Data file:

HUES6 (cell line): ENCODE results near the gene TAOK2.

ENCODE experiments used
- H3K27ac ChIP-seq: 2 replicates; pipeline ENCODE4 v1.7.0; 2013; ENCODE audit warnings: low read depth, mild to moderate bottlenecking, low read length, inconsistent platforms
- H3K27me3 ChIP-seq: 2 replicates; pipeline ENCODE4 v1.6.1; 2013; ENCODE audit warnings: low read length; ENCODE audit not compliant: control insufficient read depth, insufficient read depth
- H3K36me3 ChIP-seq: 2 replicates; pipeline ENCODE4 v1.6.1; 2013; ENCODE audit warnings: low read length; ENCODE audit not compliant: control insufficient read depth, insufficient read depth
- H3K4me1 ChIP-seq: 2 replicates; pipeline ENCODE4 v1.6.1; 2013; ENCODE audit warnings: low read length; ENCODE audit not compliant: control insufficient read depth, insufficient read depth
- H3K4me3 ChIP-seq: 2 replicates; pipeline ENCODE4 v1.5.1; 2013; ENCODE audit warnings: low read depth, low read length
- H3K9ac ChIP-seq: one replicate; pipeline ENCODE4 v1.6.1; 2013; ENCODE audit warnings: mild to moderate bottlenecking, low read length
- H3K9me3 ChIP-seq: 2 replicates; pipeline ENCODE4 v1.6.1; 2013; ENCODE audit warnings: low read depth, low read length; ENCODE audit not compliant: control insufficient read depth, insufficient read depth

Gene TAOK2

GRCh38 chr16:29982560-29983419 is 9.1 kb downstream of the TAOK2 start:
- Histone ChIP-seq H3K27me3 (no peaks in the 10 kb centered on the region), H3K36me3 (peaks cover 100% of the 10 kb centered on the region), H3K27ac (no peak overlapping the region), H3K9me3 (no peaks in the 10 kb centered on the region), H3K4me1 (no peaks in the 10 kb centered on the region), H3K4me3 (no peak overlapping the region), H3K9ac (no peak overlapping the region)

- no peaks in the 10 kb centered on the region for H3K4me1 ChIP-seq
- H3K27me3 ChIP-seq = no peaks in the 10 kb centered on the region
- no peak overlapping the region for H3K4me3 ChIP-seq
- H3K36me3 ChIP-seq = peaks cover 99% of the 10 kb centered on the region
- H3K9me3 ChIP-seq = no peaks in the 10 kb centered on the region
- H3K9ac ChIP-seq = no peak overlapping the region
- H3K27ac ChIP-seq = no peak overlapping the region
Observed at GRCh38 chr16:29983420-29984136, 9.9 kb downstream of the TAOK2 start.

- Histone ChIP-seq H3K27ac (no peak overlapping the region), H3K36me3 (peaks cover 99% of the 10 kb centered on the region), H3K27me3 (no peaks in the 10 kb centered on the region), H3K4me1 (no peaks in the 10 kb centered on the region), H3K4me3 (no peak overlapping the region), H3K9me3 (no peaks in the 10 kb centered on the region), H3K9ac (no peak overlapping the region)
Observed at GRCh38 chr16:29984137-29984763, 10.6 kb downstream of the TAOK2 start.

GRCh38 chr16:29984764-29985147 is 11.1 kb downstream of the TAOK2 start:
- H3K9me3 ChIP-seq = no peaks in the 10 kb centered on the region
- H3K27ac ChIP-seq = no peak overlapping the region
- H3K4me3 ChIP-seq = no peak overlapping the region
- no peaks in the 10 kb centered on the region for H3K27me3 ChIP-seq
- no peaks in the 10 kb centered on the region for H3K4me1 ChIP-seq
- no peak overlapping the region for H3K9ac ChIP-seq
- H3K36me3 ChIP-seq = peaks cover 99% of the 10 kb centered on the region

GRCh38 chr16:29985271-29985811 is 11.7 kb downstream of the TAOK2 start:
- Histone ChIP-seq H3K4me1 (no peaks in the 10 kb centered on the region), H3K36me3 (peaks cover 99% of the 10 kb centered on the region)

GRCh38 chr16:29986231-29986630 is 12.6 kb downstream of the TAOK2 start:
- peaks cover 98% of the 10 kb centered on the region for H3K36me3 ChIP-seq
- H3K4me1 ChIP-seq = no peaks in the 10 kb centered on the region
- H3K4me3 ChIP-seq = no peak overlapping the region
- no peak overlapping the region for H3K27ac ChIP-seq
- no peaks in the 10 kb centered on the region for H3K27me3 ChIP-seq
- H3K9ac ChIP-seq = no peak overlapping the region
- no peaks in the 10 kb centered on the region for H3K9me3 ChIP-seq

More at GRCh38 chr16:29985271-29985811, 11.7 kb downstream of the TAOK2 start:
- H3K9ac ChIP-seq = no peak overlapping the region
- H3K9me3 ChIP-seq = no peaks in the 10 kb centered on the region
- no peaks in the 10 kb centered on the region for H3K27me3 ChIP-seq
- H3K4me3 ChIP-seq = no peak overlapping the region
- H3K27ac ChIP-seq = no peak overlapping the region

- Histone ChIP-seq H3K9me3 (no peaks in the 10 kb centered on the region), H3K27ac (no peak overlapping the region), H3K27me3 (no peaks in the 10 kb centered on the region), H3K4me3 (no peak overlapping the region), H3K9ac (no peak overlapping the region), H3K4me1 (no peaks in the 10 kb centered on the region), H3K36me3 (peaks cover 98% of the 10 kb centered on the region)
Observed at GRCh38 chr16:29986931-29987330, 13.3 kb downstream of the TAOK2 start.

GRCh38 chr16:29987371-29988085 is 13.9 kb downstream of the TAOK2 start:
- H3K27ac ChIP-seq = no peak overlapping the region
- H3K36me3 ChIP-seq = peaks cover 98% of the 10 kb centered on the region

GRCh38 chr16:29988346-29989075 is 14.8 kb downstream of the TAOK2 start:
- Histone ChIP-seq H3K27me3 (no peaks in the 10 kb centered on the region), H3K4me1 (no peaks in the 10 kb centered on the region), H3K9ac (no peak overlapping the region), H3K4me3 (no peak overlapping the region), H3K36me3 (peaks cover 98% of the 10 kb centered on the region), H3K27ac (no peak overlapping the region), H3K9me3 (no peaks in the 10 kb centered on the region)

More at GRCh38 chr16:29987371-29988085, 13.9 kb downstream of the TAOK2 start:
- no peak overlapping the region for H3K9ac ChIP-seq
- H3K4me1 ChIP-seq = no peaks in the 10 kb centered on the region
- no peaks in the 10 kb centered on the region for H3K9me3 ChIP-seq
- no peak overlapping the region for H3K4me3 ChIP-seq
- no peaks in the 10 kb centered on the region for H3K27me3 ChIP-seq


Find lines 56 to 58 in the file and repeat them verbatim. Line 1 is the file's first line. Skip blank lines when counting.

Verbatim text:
- H3K4me1 ChIP-seq = no peaks in the 10 kb centered on the region
- no peaks in the 10 kb centered on the region for H3K9me3 ChIP-seq
- no peak overlapping the region for H3K4me3 ChIP-seq